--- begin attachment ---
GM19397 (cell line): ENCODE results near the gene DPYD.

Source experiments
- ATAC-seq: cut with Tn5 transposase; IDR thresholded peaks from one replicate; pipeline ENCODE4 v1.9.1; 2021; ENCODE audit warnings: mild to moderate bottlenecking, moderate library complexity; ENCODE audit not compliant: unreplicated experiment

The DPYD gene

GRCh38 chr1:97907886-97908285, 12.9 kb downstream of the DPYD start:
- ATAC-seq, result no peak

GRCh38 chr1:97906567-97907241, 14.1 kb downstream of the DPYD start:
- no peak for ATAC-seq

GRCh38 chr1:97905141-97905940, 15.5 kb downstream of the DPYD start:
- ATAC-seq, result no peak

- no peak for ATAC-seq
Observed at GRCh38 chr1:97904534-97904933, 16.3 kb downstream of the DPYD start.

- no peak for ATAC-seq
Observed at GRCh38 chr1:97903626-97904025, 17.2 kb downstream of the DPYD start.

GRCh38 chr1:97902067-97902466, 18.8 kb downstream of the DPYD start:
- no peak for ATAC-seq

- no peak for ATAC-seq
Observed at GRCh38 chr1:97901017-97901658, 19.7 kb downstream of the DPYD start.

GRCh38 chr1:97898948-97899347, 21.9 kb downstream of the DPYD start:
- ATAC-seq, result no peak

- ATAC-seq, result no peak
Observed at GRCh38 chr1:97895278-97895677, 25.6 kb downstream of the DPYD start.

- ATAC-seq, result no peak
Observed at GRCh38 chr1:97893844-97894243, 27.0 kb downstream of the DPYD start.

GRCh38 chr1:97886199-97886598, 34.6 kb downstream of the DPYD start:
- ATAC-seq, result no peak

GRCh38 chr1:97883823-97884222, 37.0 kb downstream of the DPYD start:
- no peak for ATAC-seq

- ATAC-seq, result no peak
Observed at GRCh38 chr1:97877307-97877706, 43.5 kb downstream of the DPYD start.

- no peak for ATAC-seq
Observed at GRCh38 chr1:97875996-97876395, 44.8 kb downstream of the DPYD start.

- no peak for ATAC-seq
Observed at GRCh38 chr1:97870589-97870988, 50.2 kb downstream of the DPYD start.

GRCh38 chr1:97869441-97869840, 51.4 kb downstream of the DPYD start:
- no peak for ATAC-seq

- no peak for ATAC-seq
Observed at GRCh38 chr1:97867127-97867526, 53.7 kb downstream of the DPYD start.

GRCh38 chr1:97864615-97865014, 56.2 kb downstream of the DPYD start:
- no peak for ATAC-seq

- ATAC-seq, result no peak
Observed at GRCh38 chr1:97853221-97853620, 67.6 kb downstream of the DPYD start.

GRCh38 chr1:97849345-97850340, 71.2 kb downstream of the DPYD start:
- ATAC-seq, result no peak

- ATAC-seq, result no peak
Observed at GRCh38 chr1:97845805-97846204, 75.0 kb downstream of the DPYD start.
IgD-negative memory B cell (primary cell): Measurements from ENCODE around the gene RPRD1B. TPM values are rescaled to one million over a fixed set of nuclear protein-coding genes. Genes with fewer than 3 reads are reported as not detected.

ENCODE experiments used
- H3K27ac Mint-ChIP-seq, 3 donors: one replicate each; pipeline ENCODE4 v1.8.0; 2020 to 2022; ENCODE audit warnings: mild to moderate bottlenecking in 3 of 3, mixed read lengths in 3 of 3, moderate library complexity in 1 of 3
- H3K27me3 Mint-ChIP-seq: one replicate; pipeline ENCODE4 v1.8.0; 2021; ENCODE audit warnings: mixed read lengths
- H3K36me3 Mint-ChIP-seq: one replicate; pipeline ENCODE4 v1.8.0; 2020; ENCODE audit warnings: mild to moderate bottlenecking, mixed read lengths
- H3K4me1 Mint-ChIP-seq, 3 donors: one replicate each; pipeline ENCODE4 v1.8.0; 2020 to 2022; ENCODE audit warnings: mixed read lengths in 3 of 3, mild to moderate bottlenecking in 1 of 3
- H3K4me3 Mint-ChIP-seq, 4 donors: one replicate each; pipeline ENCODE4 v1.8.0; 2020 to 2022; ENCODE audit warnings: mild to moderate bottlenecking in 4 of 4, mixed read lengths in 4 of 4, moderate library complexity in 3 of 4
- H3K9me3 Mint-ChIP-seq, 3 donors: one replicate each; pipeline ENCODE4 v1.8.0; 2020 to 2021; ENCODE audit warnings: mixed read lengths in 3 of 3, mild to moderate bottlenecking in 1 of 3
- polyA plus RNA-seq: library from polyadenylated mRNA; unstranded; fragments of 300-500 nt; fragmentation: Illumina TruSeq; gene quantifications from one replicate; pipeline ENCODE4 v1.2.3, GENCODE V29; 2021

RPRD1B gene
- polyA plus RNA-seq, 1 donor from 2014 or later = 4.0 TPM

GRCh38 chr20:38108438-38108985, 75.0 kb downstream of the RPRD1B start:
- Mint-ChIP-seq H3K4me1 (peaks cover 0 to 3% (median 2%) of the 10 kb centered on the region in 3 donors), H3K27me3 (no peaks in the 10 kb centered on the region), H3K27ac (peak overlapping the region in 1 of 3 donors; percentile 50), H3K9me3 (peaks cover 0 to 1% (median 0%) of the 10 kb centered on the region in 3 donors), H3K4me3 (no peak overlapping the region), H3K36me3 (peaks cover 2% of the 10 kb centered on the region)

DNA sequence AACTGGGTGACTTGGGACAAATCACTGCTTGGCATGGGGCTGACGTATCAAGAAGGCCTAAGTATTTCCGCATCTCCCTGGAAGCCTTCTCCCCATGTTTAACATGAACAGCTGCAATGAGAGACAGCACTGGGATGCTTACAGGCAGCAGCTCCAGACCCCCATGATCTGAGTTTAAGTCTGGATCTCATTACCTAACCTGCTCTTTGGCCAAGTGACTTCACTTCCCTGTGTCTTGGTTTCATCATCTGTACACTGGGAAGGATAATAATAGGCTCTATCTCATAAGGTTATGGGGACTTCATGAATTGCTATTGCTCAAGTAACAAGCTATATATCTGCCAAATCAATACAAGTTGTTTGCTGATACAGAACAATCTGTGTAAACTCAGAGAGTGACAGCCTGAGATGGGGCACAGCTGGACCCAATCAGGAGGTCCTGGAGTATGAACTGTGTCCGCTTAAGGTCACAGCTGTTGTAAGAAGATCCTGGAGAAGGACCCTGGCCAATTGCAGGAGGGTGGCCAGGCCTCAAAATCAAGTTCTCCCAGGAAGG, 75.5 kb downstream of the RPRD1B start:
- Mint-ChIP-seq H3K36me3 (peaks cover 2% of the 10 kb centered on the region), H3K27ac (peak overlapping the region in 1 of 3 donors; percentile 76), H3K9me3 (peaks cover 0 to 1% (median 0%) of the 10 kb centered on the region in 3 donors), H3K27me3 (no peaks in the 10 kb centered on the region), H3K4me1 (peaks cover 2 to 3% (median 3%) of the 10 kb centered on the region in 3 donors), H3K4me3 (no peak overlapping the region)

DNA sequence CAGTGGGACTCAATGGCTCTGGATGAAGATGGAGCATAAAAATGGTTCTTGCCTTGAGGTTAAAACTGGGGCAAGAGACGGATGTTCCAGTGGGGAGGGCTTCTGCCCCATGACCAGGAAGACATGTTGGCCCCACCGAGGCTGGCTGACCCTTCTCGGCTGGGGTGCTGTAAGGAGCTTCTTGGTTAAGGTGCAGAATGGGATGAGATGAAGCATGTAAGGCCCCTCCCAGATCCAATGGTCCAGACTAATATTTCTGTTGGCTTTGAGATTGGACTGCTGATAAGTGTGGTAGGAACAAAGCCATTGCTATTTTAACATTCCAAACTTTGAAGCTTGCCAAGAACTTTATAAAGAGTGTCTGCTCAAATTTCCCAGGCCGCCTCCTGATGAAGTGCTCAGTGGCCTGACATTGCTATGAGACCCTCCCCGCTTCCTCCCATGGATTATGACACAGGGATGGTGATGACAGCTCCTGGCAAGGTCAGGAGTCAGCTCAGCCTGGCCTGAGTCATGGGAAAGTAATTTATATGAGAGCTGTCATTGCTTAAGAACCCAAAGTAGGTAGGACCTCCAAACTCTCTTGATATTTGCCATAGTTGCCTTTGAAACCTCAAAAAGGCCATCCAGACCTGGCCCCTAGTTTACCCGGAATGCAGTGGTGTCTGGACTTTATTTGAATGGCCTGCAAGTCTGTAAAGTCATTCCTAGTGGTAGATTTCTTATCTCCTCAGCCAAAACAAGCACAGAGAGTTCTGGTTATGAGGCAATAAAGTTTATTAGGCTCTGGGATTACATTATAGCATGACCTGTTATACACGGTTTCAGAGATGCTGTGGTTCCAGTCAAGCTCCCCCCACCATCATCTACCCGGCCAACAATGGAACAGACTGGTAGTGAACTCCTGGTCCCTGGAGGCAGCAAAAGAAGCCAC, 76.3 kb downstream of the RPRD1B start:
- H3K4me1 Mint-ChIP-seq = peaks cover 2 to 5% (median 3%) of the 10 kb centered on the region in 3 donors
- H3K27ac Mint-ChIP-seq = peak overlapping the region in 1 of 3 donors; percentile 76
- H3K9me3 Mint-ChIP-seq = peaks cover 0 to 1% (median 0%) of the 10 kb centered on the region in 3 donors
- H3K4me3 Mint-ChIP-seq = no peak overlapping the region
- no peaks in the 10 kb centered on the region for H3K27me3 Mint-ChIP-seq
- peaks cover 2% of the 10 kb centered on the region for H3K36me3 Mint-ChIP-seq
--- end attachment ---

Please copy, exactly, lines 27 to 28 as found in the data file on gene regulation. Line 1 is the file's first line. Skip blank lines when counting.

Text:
GRCh38 chr1:97883823-97884222, 37.0 kb downstream of the DPYD start:
- no peak for ATAC-seq